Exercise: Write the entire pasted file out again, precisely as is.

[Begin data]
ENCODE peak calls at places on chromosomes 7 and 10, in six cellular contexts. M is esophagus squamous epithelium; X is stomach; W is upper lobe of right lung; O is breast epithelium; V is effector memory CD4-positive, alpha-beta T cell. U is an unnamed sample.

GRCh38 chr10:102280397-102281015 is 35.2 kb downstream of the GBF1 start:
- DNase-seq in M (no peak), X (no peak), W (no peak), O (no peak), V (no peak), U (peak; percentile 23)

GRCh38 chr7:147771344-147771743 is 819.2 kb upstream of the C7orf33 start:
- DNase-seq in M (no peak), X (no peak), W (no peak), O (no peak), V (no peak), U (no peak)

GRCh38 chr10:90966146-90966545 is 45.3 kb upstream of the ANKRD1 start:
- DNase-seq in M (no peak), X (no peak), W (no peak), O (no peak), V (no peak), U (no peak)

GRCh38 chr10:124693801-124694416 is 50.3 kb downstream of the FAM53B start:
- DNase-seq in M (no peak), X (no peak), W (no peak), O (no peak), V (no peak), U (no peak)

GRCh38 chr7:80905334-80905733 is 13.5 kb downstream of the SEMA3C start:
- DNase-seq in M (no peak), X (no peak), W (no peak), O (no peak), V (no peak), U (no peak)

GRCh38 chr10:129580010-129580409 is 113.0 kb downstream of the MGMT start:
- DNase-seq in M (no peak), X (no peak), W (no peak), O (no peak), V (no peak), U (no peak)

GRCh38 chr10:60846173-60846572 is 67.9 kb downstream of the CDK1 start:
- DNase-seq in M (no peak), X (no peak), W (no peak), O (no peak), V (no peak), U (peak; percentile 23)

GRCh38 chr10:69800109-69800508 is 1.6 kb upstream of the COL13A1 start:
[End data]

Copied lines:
ENCODE peak calls at places on chromosomes 7 and 10, in six cellular contexts. M is esophagus squamous epithelium; X is stomach; W is upper lobe of right lung; O is breast epithelium; V is effector memory CD4-positive, alpha-beta T cell. U is an unnamed sample.

GRCh38 chr10:102280397-102281015 is 35.2 kb downstream of the GBF1 start:
- DNase-seq in M (no peak), X (no peak), W (no peak), O (no peak), V (no peak), U (peak; percentile 23)

GRCh38 chr7:147771344-147771743 is 819.2 kb upstream of the C7orf33 start:
- DNase-seq in M (no peak), X (no peak), W (no peak), O (no peak), V (no peak), U (no peak)

GRCh38 chr10:90966146-90966545 is 45.3 kb upstream of the ANKRD1 start:
- DNase-seq in M (no peak), X (no peak), W (no peak), O (no peak), V (no peak), U (no peak)

GRCh38 chr10:124693801-124694416 is 50.3 kb downstream of the FAM53B start:
- DNase-seq in M (no peak), X (no peak), W (no peak), O (no peak), V (no peak), U (no peak)

GRCh38 chr7:80905334-80905733 is 13.5 kb downstream of the SEMA3C start:
- DNase-seq in M (no peak), X (no peak), W (no peak), O (no peak), V (no peak), U (no peak)

GRCh38 chr10:129580010-129580409 is 113.0 kb downstream of the MGMT start:
- DNase-seq in M (no peak), X (no peak), W (no peak), O (no peak), V (no peak), U (no peak)

GRCh38 chr10:60846173-60846572 is 67.9 kb downstream of the CDK1 start:
- DNase-seq in M (no peak), X (no peak), W (no peak), O (no peak), V (no peak), U (peak; percentile 23)

GRCh38 chr10:69800109-69800508 is 1.6 kb upstream of the COL13A1 start: